Here it is laid out flat:


and as worn:


I used 80% merino/20% silk fingering weight yarn dyed by Heidi Dascher at The Artful Ewe in Port Gamble, WA (she calls this yarn “Clackamas”).  302 sts CO on a US 5 needle.

I am so happy with this I am starting another one.  I also find cowls more easily wearable than knitted scarves that need to be draped or tied somehow to stay on.  There are variations of the same sequence with a shift of 1,2,3 or 4 stitches and it is AMAZING how different the fabrics look.  This time I am going to do the same sequence on a multiple of 12 + 1.  Stay tuned!

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Weekend Visitors

Some long-time friends from Seattle came over to visit this past weekend (we have known them for 40+ years).  They hadn’t been over to the Methow Valley since 2007 or 2008, before we moved to our current home near Winthrop.  It was great!

Yesterday morning we went up to Sun Mountain Lodge and did a short hike around the upper loop above the lodge.  The weather was gorgeous and we all enjoyed the views.  The fall color is getting underway.  Here is a shot looking down on the beaver ponds:


And a good one of the four of us:


Back in the saddle again this Monday morning.  I will go down and finish warping my loom at the guild room for my workshop threading assignment, then come back home to continue weaving some placemats I started last week.

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The Okanogan County Fair was postponed this year because of the fires over in the Okanogan Valley to the east of our Methow Valley.  It is usually the weekend after Labor Day but there was a big fire camp set up there, and so the fair committee decided to postpone by 2 weeks rather than cancel.  It was last weekend (Sept 24-27).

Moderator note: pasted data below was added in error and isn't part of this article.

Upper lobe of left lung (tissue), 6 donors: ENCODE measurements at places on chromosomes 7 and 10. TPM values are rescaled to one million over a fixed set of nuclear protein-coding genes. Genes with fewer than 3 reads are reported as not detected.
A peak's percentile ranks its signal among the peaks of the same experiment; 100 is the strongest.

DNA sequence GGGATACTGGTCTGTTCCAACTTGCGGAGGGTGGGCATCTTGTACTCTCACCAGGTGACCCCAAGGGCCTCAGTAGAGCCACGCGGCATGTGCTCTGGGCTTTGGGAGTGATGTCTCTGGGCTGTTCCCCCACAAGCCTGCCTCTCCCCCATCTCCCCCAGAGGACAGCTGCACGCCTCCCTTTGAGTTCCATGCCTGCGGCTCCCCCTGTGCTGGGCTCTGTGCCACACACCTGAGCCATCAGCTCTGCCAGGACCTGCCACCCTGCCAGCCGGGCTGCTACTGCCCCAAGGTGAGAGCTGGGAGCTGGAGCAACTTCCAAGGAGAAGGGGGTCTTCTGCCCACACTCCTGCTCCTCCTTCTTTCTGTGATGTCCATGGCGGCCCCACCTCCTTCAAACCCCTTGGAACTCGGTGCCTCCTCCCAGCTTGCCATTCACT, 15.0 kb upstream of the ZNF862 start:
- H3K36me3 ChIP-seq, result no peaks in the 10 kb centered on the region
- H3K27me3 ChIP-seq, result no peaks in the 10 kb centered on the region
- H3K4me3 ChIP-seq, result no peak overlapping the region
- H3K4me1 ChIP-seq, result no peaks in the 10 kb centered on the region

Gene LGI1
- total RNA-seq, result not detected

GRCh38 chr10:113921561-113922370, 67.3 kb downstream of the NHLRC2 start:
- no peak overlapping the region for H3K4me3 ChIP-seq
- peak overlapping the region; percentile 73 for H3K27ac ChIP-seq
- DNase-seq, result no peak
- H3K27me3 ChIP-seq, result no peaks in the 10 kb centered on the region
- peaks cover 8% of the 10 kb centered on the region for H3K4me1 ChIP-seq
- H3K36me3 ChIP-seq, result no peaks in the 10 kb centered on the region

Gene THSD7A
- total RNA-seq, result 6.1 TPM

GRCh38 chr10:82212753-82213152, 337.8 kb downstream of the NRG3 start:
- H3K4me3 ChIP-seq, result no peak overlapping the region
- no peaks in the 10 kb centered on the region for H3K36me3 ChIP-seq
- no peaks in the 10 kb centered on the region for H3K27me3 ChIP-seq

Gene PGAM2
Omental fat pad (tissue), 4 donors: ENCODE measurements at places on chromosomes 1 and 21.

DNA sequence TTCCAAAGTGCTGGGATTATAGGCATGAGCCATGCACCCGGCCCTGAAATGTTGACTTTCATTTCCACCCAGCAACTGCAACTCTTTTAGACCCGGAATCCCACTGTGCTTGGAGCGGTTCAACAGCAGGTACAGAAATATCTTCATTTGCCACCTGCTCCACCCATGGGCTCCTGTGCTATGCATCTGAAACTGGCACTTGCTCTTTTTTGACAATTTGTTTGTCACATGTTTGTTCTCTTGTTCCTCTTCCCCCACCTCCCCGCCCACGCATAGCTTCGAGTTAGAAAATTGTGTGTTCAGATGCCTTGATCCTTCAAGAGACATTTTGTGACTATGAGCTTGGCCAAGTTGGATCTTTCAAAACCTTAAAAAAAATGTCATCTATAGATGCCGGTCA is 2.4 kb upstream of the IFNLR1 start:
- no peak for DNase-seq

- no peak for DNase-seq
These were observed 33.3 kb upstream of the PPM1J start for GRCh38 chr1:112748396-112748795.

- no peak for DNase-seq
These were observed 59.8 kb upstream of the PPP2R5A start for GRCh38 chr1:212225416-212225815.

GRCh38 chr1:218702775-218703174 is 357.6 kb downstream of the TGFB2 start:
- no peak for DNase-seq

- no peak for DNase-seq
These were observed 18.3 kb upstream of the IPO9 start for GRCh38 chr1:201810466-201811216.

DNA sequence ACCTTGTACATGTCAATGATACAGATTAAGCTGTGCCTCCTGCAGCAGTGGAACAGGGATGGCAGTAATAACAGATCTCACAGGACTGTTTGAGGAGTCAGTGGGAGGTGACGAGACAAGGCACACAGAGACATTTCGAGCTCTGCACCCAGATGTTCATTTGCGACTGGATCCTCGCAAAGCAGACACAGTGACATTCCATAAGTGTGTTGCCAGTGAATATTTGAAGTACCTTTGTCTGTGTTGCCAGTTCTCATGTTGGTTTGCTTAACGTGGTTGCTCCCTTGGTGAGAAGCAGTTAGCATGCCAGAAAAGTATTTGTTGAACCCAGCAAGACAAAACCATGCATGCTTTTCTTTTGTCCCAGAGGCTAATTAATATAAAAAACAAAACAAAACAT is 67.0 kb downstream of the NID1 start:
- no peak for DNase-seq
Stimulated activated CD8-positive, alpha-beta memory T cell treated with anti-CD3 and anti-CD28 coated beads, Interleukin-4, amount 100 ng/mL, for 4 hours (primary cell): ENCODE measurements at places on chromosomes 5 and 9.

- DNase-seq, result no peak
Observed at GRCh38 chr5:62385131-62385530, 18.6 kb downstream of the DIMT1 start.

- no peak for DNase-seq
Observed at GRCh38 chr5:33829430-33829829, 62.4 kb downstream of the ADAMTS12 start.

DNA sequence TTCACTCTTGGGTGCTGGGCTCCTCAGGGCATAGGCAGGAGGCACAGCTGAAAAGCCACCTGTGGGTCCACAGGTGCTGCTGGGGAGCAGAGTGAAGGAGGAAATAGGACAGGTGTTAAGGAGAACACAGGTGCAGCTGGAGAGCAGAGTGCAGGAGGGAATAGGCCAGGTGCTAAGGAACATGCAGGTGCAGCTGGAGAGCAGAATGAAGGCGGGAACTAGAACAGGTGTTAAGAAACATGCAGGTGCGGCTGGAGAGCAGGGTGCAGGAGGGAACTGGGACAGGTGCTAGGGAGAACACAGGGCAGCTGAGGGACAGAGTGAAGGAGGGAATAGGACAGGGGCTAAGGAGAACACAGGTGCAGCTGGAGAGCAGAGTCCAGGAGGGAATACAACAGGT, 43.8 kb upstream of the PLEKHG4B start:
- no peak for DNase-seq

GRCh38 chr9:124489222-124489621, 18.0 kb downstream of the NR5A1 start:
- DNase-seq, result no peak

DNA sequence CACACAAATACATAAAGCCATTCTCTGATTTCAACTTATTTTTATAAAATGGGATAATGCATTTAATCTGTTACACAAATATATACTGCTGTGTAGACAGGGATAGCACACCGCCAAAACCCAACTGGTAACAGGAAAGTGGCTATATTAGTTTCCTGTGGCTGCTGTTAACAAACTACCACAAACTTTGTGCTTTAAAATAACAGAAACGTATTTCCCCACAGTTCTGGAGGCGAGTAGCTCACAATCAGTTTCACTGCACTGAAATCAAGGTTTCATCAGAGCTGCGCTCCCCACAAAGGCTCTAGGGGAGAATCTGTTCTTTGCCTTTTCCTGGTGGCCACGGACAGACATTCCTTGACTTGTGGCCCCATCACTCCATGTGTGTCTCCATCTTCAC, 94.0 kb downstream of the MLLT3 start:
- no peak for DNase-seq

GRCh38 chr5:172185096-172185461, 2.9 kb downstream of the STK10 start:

This was a problem for kids back in school, and especially those raising livestock, as they aim to have optimal weight and condition by the usual projected date.  But it’s still better than cancellation!

Our guild (Methow Valley Spinners & Weavers Guild) put together our usual display, which features items woven for our current year’s challenge project.  This year the challenge theme was “Twill” and we had a wide variety of items, which made it kind of hard to display – but the women who put it together did a great job.  We got a “Special Award” for the display.  I am sorry I do not have a picture – I didn’t make it over to the Fair and seem to have deleted the picture that was sent to me by email.

I submitted 4 items for the spinning and weaving departments.  I got blue ribbons on all and some other ribbons on 3 of them.  The purple ones are Grand Champion and the yellow and green one is what they call a Special Award.

“Handknit from handspun cowl” and one of the crackle weave towels I just finished:


Extended manifold twill shawl in fine cotton and tencel: